While the COVID-19 pandemic accelerated the digitalisation of SMEs in the EU, experts argue that policymakers’ focus should now move to infrastructure and education in order to bridge the remaining digital divide.
The 25 million SMEs that operate within the EU “are not yet fully equipped to face the needs of our digital transition”, noted Outi Slotboom from the European Commission’s service on the internal market and SMEs.
Alongside other panellists speaking at an event hosted by EURACTIV, Slotboom stressed that infrastructure and skills are the two areas policymakers should collaborate on to get SMEs to take another step towards complete digitalisation.
According to the Commission’s figures from before the pandemic, 17% of the SMEs had successfully integrated digital technologies, compared to 54% of large companies.
“The Covid-19 has been an eye-opener” on the digital divide and knowledge gap, said the social-democrat MEP Josianne Cutajar.
Murielle Lorrilloux, EU Cluster and Enterprise Americas & Asia Pacific Director at Vodafone Business, argued that infrastructure, and specifically access to connectivity, is one of the elements causing SMEs to lag behind in their digitalisation.
“It’s really critical having access to high-speed connectivity”, she said, stressing that this access should be affordable. “This is the foundation of any further digital transition”, she added.
“We have to go one step beyond the connectivity”, added Sebastiano Toffaletti, Secretary-General at the European DIGITAL SME Alliance, claiming that “digitalisation means reinventing companies’ business model to generate value through technology.”
Policymakers should also focus on developing skills, which would translate into more ICT specialists across the bloc to meet ever-growing demands for qualified people, but also into educating society as a whole to make the most of the digital revolution’s opportunities.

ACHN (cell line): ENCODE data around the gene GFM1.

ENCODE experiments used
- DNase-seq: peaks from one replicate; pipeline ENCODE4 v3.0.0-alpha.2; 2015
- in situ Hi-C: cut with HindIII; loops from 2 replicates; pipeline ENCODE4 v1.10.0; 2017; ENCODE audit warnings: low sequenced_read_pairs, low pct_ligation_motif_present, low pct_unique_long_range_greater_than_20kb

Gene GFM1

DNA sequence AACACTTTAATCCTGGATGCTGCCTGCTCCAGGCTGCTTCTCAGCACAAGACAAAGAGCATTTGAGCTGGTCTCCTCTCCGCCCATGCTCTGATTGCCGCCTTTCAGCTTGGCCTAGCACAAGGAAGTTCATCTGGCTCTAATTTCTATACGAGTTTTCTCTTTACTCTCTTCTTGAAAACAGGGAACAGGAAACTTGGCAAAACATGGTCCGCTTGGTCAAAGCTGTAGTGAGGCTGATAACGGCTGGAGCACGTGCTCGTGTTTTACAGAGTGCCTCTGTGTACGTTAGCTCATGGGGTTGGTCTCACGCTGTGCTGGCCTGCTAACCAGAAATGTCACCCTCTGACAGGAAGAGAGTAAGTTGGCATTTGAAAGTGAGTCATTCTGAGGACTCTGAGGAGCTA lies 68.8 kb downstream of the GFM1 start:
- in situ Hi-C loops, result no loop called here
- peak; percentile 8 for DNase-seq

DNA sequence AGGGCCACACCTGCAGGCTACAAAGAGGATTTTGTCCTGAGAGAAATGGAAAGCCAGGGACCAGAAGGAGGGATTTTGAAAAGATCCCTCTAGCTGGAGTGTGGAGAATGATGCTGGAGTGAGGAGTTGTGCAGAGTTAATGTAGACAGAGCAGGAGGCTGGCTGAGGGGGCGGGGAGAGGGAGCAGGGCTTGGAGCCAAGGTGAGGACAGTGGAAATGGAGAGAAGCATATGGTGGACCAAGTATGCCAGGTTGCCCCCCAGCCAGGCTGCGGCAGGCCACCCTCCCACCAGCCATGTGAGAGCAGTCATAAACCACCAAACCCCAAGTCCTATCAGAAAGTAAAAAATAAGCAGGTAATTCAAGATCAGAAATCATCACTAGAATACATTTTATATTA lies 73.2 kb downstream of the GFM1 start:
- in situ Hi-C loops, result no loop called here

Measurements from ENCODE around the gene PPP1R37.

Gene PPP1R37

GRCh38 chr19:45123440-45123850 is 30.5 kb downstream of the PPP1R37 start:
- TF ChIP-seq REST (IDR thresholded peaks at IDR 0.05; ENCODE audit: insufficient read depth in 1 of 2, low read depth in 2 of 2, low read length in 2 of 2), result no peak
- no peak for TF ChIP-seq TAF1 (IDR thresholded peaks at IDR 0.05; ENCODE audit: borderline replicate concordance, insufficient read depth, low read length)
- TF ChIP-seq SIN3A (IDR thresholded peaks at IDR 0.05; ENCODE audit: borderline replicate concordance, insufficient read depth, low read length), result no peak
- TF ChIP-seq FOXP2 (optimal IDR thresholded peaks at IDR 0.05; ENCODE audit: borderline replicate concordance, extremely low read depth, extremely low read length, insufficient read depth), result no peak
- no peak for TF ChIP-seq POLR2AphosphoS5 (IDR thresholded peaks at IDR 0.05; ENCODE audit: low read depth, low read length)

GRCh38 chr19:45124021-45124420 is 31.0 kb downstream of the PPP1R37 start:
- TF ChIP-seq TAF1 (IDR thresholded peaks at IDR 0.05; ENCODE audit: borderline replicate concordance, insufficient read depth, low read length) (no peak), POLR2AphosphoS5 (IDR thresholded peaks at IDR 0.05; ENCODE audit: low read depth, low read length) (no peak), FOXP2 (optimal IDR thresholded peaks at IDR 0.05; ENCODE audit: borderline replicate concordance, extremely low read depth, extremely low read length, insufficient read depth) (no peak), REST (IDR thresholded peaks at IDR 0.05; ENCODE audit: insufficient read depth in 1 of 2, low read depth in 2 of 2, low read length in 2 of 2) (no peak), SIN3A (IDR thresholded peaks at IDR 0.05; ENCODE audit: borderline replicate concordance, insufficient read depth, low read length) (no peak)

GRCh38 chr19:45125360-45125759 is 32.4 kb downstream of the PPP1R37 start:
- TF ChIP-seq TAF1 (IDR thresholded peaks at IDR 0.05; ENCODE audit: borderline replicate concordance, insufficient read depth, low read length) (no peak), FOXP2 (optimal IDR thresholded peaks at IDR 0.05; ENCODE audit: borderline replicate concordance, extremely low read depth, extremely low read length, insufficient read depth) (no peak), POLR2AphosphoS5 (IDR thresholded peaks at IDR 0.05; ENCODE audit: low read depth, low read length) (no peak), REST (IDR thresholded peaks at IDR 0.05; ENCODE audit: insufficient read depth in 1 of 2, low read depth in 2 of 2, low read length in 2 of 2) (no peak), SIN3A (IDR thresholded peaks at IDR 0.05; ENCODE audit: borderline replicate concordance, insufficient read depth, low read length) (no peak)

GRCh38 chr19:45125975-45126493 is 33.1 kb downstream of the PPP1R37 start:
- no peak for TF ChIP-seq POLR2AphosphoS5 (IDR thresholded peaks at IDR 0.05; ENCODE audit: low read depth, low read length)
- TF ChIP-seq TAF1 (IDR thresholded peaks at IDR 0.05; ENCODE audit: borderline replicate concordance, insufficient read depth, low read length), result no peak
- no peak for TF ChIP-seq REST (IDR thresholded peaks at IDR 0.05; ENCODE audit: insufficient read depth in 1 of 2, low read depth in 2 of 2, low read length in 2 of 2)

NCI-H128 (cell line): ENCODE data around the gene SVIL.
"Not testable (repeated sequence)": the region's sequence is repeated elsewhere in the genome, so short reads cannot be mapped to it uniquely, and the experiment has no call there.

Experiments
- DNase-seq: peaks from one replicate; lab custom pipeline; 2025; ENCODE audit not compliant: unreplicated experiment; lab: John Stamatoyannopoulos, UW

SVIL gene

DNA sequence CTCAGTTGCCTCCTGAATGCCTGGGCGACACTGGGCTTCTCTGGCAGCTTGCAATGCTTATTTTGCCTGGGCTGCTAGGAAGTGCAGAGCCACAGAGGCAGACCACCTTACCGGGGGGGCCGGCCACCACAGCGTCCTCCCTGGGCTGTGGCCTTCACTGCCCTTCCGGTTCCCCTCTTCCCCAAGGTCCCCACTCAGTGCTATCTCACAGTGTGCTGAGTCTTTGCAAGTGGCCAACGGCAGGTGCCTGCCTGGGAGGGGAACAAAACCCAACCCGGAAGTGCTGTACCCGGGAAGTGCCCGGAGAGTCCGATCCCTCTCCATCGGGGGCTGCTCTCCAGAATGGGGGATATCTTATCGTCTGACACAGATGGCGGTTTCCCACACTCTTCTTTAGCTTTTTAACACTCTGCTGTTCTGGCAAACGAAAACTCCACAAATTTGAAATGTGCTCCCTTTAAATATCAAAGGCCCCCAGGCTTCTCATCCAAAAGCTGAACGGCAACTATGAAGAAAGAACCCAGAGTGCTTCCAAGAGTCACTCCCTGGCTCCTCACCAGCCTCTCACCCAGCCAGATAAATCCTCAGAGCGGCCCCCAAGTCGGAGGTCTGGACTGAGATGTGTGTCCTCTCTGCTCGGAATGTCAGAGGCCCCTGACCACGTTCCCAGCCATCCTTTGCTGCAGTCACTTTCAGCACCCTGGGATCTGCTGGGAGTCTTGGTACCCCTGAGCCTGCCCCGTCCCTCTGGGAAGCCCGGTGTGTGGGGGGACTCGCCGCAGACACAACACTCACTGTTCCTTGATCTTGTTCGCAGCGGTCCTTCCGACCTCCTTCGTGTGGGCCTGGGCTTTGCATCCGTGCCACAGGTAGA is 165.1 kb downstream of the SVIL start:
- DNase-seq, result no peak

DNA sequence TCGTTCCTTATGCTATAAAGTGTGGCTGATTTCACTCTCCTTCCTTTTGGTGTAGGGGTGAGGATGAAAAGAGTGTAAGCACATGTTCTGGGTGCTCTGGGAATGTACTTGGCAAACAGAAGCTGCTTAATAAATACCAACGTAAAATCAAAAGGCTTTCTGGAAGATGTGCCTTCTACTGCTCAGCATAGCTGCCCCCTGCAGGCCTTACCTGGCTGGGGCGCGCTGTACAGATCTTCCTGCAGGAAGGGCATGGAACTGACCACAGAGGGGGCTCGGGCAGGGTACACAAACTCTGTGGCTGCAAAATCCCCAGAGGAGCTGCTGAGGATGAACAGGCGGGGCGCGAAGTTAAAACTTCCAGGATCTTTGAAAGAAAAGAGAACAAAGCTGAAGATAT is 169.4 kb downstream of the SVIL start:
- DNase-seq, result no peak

“Not all problems can be solved with more money”, warned Sjoerd Hauptmeijer, CEO & Founder of The Young Digitals. Member states should “rethink the way we organise education regarding digital skills” when it comes to school teaching or trainings offered to professionals at a later stage.
Recovery fund: a “game-changer”
“The divide has decreased but as long as there is a digital divide, we have to continue addressing it”, said MEP Cutajar, adding that “SMEs face some common challenges” but differences remain on the national level.
Data shows that Member States are not all at the same stage in their digitalisation.
Last November, the European Commission published its 2021 Digital Economy and Society Index (DESI) assessing the digital performance of the EU27.
Denmark, Sweden and Ireland topped the overall ranking while Greece, Bulgaria and Romania came last, but huge discrepancies appear when it comes to digital skills or high-capacity networks.
The 2021 index was adjusted to reflect the four main points of the “Digital Compass”: skills, infrastructures, digital transformation of businesses and public services. This strategy, presented last March, put forward quantified targets that European states are to achieve by 2030 such as 80% of their citizens having basic digital skills or “gigabit for everyone, 5G everywhere”.
To that extent, the post-COVID Recovery and Resilience Facility will be a “game-changer”, argued the Commission’s Slotboom.
The €672.5 billion funds are being distributed to EU countries in order to mitigate the economic fallout following the pandemic. At least 20% of that money is to be dedicated to digital transition and towards achieving the “Digital Compass” targets.
Consulting giant Deloitte estimated last summer, however, that the investment proposed by the EU27 are falling short of these goals.
[Edited by Luca Bertuzzi and Benjamin Fox]